There are several stages to a criminal prosecution and therefore several different opportunities to limit the impact of a conviction. Even if you are convicted of a crime, it is important to fight aggressively at the sentencing hearing to try to reduce jail times, fines, and other penalties. For instance, one question that may come up for a person convicted of multiple offenses is whether any jail time imposed for each offense should be done concurrently (at the same time) or consecutively (one after the other). Florida’s Second District Court of Appeal recently looked at that question in a Pinellas County gun crime case.
A defendant was charged with aggravated assault on a law enforcement officer with the use of a firearm, stemming from an incident in which Pinellas County police officers were attempting to arrest him on separate charges. The cops were after him for a number of robberies, one of which allegedly happened with the use of a stolen gun. He was eventually convicted of aggravated assault on a law enforcement officer and sentenced to 20 years in prison for that crime. The judge said the prison time was to be served consecutively, or after the defendant finished his time on the robbery charges.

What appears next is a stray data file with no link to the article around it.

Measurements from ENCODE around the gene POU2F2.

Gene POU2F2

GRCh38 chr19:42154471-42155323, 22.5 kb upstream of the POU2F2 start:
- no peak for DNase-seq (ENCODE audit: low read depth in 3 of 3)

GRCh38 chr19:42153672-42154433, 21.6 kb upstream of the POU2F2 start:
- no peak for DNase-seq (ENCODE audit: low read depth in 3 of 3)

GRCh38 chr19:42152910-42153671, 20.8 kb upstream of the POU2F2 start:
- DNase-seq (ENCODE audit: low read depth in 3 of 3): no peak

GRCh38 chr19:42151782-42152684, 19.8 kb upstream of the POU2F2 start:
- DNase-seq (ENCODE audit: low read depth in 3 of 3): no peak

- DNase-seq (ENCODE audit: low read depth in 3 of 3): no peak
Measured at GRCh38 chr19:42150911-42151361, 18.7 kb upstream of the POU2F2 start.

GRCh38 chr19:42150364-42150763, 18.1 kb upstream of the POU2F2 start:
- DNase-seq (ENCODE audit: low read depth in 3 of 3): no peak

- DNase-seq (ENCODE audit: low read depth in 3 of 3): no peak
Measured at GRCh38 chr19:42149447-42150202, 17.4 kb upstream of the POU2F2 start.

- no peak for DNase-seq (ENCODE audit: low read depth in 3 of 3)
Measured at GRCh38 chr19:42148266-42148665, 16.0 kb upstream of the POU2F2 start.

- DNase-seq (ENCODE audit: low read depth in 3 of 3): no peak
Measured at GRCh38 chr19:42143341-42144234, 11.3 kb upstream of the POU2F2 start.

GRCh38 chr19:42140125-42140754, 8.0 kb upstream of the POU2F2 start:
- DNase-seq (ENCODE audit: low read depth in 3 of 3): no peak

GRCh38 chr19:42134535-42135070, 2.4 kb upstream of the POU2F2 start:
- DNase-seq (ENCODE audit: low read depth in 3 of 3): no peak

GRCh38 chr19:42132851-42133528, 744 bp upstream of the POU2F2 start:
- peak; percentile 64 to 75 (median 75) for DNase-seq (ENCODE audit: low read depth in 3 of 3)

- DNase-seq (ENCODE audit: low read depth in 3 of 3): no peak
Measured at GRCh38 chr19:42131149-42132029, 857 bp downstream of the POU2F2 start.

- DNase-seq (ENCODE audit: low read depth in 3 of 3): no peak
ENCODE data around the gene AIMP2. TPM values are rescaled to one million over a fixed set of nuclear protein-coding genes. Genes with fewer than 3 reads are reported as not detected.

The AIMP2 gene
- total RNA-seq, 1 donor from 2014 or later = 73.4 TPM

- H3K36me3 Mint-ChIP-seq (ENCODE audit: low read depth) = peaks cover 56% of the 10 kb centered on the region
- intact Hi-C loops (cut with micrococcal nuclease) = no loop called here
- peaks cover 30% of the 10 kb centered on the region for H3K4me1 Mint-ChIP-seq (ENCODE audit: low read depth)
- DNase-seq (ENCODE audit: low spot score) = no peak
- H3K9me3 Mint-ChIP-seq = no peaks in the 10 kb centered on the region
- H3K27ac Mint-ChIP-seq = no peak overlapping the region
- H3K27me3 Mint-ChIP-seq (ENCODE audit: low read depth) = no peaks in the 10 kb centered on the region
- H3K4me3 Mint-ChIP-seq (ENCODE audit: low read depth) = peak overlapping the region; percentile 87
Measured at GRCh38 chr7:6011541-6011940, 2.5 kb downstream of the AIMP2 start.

The judge rejected the defendant’s argument that the sentences should be concurrent (at the same time) because the incident with the police was part of the same criminal sequence as the robberies, which happened a day earlier. The judge said he was required under the law to impose consecutive sentences.